Monday, November 22, 2010

DUE DATE Past Its Expiration?

DUE DATE Review:

- Due Date is a reasonably funny movie, but it's also one of those comedies that seems to have no real reason for existing. From moment one, it's clear that the premise of Due Date is simply that some guys sat in a room and thought "hey, wouldn't it be funny if Robert Downey Jr. and Zack Galifianakis were in a wacky comedy together?" Fine, cool, but that's not how great movies are made. That's marketing, not movie-making, and it's not enough to justify a movie's existence. Casting should serve the characters in the script, not the other way around. And that makes Due Date a movie with some funny gags, but not much else. It's mildly entertaining, but ultimately forgettable.

From director Todd Phillips of The Hangover fame, Due Date feels like a stripped down version of that movie - ie, same basic sensibilities, but lacking the density of jokes or the commitment to outrageousness of last year's huge comedy hit. Due Date's plot is basically all there in the trailers - a yuppie asshole type (RDJ) is trying to get home from a business trip in time to be there as his wife gives birth to their first child. RDJ runs into a wacky, stoner, would-be-Hollywood actor (Galafianakis), who through a wacky series of misunderstandings, gets the both of them kicked off of their flight, sans luggage, and put on the no-fly list. Stranded without a wallet or car, RDJ has no choice but to accept a ride from the overzealously friendly yet completely weird Galifianakis. And so the odd couple's road trip trek to California begins.

There are some pretty good jokes to be found in Due Date, and the movie benefits hugely from the natural talents of its two main stars. Both are playing completely to type, which on the plus side, means that both slip quite comfortably into their roles - roles that each could probably pull off in their sleep. Suffice it to say, the movie gets a substantial lift from the fact that its stars are so naturally funny and charismatic - and yes, they do have a pretty good chemistry together.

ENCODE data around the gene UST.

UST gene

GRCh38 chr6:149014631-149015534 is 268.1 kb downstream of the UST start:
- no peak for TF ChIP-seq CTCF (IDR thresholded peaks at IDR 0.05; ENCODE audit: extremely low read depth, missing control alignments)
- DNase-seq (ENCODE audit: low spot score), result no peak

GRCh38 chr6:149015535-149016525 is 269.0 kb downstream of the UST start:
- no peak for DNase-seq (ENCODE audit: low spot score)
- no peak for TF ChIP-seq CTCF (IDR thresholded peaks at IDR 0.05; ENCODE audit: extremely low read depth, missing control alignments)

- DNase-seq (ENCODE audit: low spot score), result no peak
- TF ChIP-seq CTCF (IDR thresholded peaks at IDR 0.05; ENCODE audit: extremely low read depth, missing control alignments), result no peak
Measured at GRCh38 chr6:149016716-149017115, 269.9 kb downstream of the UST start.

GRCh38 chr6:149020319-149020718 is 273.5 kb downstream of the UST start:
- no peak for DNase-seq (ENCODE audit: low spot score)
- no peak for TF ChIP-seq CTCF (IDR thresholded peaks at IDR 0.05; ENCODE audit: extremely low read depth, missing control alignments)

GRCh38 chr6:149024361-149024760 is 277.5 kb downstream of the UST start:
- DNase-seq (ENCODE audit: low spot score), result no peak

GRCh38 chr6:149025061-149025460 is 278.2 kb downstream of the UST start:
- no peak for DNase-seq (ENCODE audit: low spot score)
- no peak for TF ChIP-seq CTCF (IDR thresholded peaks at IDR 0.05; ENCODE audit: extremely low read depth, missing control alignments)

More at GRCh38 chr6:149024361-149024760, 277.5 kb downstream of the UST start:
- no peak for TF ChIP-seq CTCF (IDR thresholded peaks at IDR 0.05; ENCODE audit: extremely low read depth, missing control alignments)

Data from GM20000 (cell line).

That said, it's a pairing we've seen countless times before. Ever since the days that Dennis the Menace plagued poor Mr. Wilson, we've seen the reckless troublemaker and uptight jerk as onscreen duo. To that end, a lot of Due Date feels like something you've seen a thousand times before - from The Cable Guy to You, Me, and Dupree (shudder). That's true on the character level, and it's true on the joke level as well. I had to stifle a groan when, early on in the movie, it's revealed that Galifianakis' character is carrying around a coffee can filled with his deceased dad's ashes. As soon as this plot point was introduced, you knew exactly what shananigans would ensue, and the movie goes exactly down the various roads that you'd predict. There are very few surprises, and very few moments that feel genuinely fresh and inspired. It's funny, because the one subplot that promises to take the movie down a pretty dark and surprising path - involving Jamie Foxx as an old boyfriend of RDJ's wife - turns out to be a red herring and basically goes nowhere, instead getting dropped altogether two-thirds of the way through the movie.

Meanwhile, some of the running gags have promise, but never go as far as you'd want them to. A joke about Galifianakis' infatuation with the TV show Two and a Half Men could have served as a scathing satire of the show or its stars. Instead, it's just sort of there, and you're not even sure if the movie is mocking the show when all is said and done. A lot of the jokes seem similarly half-hearted, or else just run out of steam as the movie chugs along. It might have helped if there was any real meat to the two main characters, but again, RDJ is basically playing a jerkier, yet slightly more grounded, version of Tony Stark / RDJ, and Galifianakis is playing less a character and more a walking collection of one-note gags.

Look, at the end of the day - and despite my mostly harsh words to this point - I was entertained by Due Date and chuckled a bunch of times throughout. There are enough jokes that work that it's hard to feel too negative about the movie. There was even a cameo by Danny McBride that saw the awesomely hilarious comedic actor in fine form. And yet, I'd be hard pressed to remember a lot of the film's jokes right now with any specificity. It's all pretty hollow, empty, and paint-by numbers, and I know that these guys can do better.

My Grade: B-

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